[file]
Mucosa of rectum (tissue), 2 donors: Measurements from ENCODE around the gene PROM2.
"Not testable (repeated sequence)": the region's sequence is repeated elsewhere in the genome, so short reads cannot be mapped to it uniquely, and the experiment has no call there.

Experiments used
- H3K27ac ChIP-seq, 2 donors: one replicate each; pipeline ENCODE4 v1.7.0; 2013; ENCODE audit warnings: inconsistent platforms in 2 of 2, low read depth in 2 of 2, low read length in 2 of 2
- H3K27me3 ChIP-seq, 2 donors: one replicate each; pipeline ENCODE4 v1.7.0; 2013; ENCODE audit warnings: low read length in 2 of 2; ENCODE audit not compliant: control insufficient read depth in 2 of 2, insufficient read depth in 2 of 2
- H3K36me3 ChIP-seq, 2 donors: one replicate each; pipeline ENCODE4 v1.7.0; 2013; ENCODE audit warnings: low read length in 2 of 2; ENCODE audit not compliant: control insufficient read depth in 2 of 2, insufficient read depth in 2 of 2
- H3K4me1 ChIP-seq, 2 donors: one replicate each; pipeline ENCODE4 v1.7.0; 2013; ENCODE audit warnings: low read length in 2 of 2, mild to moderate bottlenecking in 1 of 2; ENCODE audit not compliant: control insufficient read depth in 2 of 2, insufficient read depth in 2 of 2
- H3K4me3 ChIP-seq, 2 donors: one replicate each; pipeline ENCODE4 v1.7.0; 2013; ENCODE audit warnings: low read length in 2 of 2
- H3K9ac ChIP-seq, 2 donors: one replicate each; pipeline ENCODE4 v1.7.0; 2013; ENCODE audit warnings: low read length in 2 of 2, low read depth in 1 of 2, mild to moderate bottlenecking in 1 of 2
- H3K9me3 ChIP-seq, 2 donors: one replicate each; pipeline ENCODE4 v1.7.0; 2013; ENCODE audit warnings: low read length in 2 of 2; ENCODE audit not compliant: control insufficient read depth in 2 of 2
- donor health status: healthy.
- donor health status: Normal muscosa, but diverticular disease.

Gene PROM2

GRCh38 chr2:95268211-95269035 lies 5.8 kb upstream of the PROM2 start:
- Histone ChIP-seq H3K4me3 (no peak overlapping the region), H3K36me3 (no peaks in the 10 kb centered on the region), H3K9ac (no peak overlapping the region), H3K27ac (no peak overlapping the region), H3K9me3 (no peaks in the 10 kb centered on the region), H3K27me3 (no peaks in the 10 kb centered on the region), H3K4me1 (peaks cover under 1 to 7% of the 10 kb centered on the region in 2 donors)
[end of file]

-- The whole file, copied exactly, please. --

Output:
Mucosa of rectum (tissue), 2 donors: Measurements from ENCODE around the gene PROM2.
"Not testable (repeated sequence)": the region's sequence is repeated elsewhere in the genome, so short reads cannot be mapped to it uniquely, and the experiment has no call there.

Experiments used
- H3K27ac ChIP-seq, 2 donors: one replicate each; pipeline ENCODE4 v1.7.0; 2013; ENCODE audit warnings: inconsistent platforms in 2 of 2, low read depth in 2 of 2, low read length in 2 of 2
- H3K27me3 ChIP-seq, 2 donors: one replicate each; pipeline ENCODE4 v1.7.0; 2013; ENCODE audit warnings: low read length in 2 of 2; ENCODE audit not compliant: control insufficient read depth in 2 of 2, insufficient read depth in 2 of 2
- H3K36me3 ChIP-seq, 2 donors: one replicate each; pipeline ENCODE4 v1.7.0; 2013; ENCODE audit warnings: low read length in 2 of 2; ENCODE audit not compliant: control insufficient read depth in 2 of 2, insufficient read depth in 2 of 2
- H3K4me1 ChIP-seq, 2 donors: one replicate each; pipeline ENCODE4 v1.7.0; 2013; ENCODE audit warnings: low read length in 2 of 2, mild to moderate bottlenecking in 1 of 2; ENCODE audit not compliant: control insufficient read depth in 2 of 2, insufficient read depth in 2 of 2
- H3K4me3 ChIP-seq, 2 donors: one replicate each; pipeline ENCODE4 v1.7.0; 2013; ENCODE audit warnings: low read length in 2 of 2
- H3K9ac ChIP-seq, 2 donors: one replicate each; pipeline ENCODE4 v1.7.0; 2013; ENCODE audit warnings: low read length in 2 of 2, low read depth in 1 of 2, mild to moderate bottlenecking in 1 of 2
- H3K9me3 ChIP-seq, 2 donors: one replicate each; pipeline ENCODE4 v1.7.0; 2013; ENCODE audit warnings: low read length in 2 of 2; ENCODE audit not compliant: control insufficient read depth in 2 of 2
- donor health status: healthy.
- donor health status: Normal muscosa, but diverticular disease.

Gene PROM2

GRCh38 chr2:95268211-95269035 lies 5.8 kb upstream of the PROM2 start:
- Histone ChIP-seq H3K4me3 (no peak overlapping the region), H3K36me3 (no peaks in the 10 kb centered on the region), H3K9ac (no peak overlapping the region), H3K27ac (no peak overlapping the region), H3K9me3 (no peaks in the 10 kb centered on the region), H3K27me3 (no peaks in the 10 kb centered on the region), H3K4me1 (peaks cover under 1 to 7% of the 10 kb centered on the region in 2 donors)